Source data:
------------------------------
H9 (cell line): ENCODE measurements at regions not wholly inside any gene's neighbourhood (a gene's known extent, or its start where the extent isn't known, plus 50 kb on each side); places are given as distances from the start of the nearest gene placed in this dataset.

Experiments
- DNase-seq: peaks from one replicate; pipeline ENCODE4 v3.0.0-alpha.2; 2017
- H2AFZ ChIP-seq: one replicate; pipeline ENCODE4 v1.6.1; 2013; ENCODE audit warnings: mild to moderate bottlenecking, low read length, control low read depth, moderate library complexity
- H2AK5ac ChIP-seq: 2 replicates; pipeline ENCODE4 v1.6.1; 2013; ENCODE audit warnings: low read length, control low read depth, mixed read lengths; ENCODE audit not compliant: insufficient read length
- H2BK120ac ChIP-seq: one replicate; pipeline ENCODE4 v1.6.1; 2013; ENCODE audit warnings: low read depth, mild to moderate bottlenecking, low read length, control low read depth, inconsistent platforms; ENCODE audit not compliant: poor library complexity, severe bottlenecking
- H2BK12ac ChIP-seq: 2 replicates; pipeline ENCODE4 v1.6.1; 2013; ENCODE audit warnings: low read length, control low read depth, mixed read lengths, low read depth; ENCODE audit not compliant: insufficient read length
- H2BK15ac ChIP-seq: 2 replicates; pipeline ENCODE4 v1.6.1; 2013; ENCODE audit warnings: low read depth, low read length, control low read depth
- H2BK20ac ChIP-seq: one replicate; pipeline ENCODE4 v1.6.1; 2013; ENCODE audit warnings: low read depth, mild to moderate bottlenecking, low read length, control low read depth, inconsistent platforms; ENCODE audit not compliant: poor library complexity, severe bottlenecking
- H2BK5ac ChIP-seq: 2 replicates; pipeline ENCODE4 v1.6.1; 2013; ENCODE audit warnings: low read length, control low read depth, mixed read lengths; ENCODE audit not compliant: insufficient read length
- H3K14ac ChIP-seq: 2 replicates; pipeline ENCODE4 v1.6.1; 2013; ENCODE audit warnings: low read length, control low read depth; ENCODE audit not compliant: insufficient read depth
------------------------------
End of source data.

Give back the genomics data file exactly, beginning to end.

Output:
H9 (cell line): ENCODE measurements at regions not wholly inside any gene's neighbourhood (a gene's known extent, or its start where the extent isn't known, plus 50 kb on each side); places are given as distances from the start of the nearest gene placed in this dataset.

Experiments
- DNase-seq: peaks from one replicate; pipeline ENCODE4 v3.0.0-alpha.2; 2017
- H2AFZ ChIP-seq: one replicate; pipeline ENCODE4 v1.6.1; 2013; ENCODE audit warnings: mild to moderate bottlenecking, low read length, control low read depth, moderate library complexity
- H2AK5ac ChIP-seq: 2 replicates; pipeline ENCODE4 v1.6.1; 2013; ENCODE audit warnings: low read length, control low read depth, mixed read lengths; ENCODE audit not compliant: insufficient read length
- H2BK120ac ChIP-seq: one replicate; pipeline ENCODE4 v1.6.1; 2013; ENCODE audit warnings: low read depth, mild to moderate bottlenecking, low read length, control low read depth, inconsistent platforms; ENCODE audit not compliant: poor library complexity, severe bottlenecking
- H2BK12ac ChIP-seq: 2 replicates; pipeline ENCODE4 v1.6.1; 2013; ENCODE audit warnings: low read length, control low read depth, mixed read lengths, low read depth; ENCODE audit not compliant: insufficient read length
- H2BK15ac ChIP-seq: 2 replicates; pipeline ENCODE4 v1.6.1; 2013; ENCODE audit warnings: low read depth, low read length, control low read depth
- H2BK20ac ChIP-seq: one replicate; pipeline ENCODE4 v1.6.1; 2013; ENCODE audit warnings: low read depth, mild to moderate bottlenecking, low read length, control low read depth, inconsistent platforms; ENCODE audit not compliant: poor library complexity, severe bottlenecking
- H2BK5ac ChIP-seq: 2 replicates; pipeline ENCODE4 v1.6.1; 2013; ENCODE audit warnings: low read length, control low read depth, mixed read lengths; ENCODE audit not compliant: insufficient read length
- H3K14ac ChIP-seq: 2 replicates; pipeline ENCODE4 v1.6.1; 2013; ENCODE audit warnings: low read length, control low read depth; ENCODE audit not compliant: insufficient read depth